NIRI research: eight years of activism

Mar 01, 2016
<p>IR body looks at how the shareholder activism climate has changed across the US</p>

The number of IR professionals reporting having had an activist on the register has jumped by 70 percent over the past eight years, according to research from NIRI.

In 2007 when the US IR body last carried out the survey, almost half (47 percent) of IROs stated that an activist investor had owned their company’s stock at one point in time. This figure had risen to 80 percent in 2015.

‘Interestingly, the percentage of IR professionals who ‘don’t know’ whether an activist investor has ever owned their company stock has reduced dramatically over the same period of time, from 20 percent in 2007 to a mere 4 percent in 2015,’ write the study authors.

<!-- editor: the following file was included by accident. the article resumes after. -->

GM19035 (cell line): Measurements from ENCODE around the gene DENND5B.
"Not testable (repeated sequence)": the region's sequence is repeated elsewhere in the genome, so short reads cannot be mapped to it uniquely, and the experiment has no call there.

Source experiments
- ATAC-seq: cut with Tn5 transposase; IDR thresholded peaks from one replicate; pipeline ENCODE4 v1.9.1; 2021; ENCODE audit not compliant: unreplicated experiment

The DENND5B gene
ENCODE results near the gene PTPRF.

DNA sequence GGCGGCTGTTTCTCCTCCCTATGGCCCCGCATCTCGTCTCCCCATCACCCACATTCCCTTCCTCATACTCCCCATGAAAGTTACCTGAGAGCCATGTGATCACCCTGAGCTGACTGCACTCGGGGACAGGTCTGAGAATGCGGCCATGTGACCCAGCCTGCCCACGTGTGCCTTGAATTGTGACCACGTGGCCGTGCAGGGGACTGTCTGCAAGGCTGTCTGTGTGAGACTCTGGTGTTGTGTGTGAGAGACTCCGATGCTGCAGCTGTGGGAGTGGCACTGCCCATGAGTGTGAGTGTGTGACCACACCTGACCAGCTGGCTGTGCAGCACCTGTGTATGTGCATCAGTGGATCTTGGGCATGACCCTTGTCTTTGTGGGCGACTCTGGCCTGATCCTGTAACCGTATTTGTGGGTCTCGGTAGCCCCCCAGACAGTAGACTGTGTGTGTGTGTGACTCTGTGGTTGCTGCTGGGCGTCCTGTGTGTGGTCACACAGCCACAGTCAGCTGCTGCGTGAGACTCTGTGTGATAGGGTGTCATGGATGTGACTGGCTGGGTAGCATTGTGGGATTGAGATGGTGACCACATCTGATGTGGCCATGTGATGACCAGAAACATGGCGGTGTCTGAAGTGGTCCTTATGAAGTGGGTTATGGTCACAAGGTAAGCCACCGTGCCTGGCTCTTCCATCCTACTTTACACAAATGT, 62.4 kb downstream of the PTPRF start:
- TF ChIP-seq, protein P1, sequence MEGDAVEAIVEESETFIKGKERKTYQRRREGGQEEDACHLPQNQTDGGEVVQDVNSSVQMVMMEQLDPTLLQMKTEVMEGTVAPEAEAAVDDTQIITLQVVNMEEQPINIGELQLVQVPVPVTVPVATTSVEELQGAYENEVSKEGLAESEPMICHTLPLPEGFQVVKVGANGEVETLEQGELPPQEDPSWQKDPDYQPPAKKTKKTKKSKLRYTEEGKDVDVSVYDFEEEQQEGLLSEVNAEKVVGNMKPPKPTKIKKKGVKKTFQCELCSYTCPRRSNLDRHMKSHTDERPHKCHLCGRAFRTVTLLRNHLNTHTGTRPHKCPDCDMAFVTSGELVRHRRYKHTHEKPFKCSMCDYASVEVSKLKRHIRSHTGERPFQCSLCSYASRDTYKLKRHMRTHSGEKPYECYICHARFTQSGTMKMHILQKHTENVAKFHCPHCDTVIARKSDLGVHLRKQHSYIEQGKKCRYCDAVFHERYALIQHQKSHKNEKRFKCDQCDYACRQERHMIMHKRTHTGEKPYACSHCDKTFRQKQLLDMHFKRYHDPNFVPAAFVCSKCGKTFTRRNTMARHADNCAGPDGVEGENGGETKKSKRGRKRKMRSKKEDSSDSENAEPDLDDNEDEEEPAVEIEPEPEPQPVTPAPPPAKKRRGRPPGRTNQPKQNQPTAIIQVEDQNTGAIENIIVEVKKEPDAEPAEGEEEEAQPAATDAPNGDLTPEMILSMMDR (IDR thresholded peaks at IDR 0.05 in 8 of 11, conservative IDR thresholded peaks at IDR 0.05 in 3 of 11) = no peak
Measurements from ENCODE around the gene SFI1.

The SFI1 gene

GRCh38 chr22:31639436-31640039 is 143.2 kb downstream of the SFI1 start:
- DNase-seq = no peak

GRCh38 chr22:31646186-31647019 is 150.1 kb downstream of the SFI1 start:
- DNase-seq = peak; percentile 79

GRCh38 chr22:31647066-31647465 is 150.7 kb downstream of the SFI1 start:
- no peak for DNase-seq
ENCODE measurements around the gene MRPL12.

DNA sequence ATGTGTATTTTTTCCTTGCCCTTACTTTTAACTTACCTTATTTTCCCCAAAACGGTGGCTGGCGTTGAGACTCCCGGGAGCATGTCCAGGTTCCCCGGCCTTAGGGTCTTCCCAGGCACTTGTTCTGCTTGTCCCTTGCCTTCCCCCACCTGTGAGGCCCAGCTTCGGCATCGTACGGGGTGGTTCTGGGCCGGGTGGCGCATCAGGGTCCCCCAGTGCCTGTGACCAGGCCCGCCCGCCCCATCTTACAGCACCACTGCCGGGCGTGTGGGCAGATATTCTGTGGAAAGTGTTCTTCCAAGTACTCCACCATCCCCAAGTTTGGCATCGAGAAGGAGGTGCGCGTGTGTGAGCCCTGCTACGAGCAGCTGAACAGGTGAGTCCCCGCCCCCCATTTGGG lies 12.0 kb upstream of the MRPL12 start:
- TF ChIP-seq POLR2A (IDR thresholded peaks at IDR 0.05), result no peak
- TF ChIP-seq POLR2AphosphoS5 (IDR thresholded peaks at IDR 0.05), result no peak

What hasn’t changed, however, is how IROs are most likely to learn of an activist’s interest or involvement in the stock: direct contact by the investor is reported by 49 percent of IR professionals, the same as in 2007.

The use of SEC filings in identifying an activist has dropped slightly, falling 6 percentage points to 20 percent in 2015; the use of stock surveillance firms now stands at the same level, having climbed 3 percentage points over the past eight years.

When it comes to what activists want, NIRI says business strategy continues to be the main focus (36 percent), though this has dropped from 47 percent of campaigns eight years ago. Calls for the return of capital have seen a big push, climbing from 6 percent in 2007 to make up a third of campaigns last year. Board representation has also had a boost, with almost a quarter of campaigns (24 percent) seeking to put someone on the board in 2015, up from 16 percent in 2007.

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